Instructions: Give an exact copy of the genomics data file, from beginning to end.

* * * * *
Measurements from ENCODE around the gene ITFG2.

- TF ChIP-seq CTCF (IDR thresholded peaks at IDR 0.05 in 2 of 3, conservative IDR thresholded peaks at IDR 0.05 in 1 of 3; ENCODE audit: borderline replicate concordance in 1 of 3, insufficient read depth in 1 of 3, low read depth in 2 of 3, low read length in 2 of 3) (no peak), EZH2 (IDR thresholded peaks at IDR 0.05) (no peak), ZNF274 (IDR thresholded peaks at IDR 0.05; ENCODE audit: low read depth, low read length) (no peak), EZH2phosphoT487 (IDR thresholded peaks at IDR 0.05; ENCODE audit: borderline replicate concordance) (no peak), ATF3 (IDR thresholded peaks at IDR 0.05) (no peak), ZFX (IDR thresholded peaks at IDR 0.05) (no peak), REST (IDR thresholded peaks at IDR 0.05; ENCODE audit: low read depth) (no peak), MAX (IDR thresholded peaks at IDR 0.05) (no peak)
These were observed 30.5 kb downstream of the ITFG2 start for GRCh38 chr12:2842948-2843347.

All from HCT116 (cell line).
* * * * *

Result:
Measurements from ENCODE around the gene ITFG2.

- TF ChIP-seq CTCF (IDR thresholded peaks at IDR 0.05 in 2 of 3, conservative IDR thresholded peaks at IDR 0.05 in 1 of 3; ENCODE audit: borderline replicate concordance in 1 of 3, insufficient read depth in 1 of 3, low read depth in 2 of 3, low read length in 2 of 3) (no peak), EZH2 (IDR thresholded peaks at IDR 0.05) (no peak), ZNF274 (IDR thresholded peaks at IDR 0.05; ENCODE audit: low read depth, low read length) (no peak), EZH2phosphoT487 (IDR thresholded peaks at IDR 0.05; ENCODE audit: borderline replicate concordance) (no peak), ATF3 (IDR thresholded peaks at IDR 0.05) (no peak), ZFX (IDR thresholded peaks at IDR 0.05) (no peak), REST (IDR thresholded peaks at IDR 0.05; ENCODE audit: low read depth) (no peak), MAX (IDR thresholded peaks at IDR 0.05) (no peak)
These were observed 30.5 kb downstream of the ITFG2 start for GRCh38 chr12:2842948-2843347.

All from HCT116 (cell line).